Flavor Trends, Strategies and Solutions for Menu Development

 

 

 

By Katie Ayoub
January 14, 2022

 

While charcuterie is a classic that has graced tables for centuries, today, chefs are reimagining, retooling, repackaging and rethinking traditional meat-cheese-condiment builds. Their whimsy and creativity are being cheered on by today’s diner, drawn to the sensory experience of a charcuterie board that feels as if it is custom-built for these times: teeming with showmanship, artistry and, best of all, conviviality.

Although charcuterie on menus was certainly on the upswing before the pandemic, it has been fast-tracked into the innovation pipeline after becoming a social media superstar. TikTok and Instagram captured a flurry of one-upmanship from consumers stuck at home during lockdowns, gamely trying their hand at meat roses and honey drizzles. A slew of shared masterful charcuterie boards both inspired people to try making them, too, and—more importantly—reframed charcuterie as a modern, hip shareable, launching it into a newfound menu opportunity.

On a parallel path with the social media phenomenon, savvy chefs and gourmet retailers also helped fuel the trend. When takeout orders surged, they began packaging up charcuterie in portable formats, offering restaurant finesse and culinary expertise greatly missed by consumers confined to family dining tables. Although set in motion because of sheer circumstance, it cleared the path for charcuterie to carve out a new market, adding the off-premise space (beyond its well-established positioning in catering) to its catalogue. Charcuterie is now a viable and popular item in both the to-go and delivery worlds.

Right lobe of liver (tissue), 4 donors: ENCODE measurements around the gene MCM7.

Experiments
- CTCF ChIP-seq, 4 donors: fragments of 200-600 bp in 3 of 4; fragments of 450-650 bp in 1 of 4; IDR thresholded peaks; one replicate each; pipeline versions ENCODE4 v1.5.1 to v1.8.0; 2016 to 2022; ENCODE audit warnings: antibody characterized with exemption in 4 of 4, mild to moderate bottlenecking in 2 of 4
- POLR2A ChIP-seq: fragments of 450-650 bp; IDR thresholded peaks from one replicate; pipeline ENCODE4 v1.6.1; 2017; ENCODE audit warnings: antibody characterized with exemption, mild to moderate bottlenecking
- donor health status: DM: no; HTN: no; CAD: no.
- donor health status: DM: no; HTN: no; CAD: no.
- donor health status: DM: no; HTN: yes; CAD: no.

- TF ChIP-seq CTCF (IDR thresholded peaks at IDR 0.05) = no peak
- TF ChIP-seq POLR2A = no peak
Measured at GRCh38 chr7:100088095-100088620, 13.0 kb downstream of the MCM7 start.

Menu developers in all segments are riding this modern wave of consumer interest in charcuterie, creating signature boards, portable cones and customizable boxes. The opportunity is growing and shifting, with flavor play leveling up, quick-serve concepts getting in on the game, and the very definition of what makes up a board evolving with an inventiveness that promises to keep charcuterie in sharp focus in 2022 and beyond.Driving momentum from the back of the house is charcuterie’s versatility. It can be easily recast into sandwich elements, artisan toasts, pizza toppings and much more.

As charcuterie solves back-of-house issues, works well in delivery, is easily signaturized and boasts a steady fan base, Mike Kostyo, trendologist with Datassential, sees its growth as multi-faceted. “It’s not only going to grow more, but it is going to continue to grow in other directions,” he says. “Traditionalists get upset when you call something ‘charcuterie’ that isn’t meat, but we are seeing breakfast boards and dessert boards—the definition is moving into all kinds of new categories.”

In Florida, Anna Maria Island’s Graze Street AMI is anchored on modern charcuterie formats, including portable boxes and cones.Photo credit: Jason Hernandez/Graze Street AMI

In Florida, Anna Maria Island’s Graze Street AMI is anchored on modern charcuterie formats, including portable boxes and cones.


Delivering Shareability

Today, a search on Instagram for “charcuterie” yields nearly 1 million results—charcuterie’s newfound stance as a modern shareable cannot be overstated. As a result, younger diners are actively seeking out boards on restaurant menus, claiming its aesthetic as part of their social culture.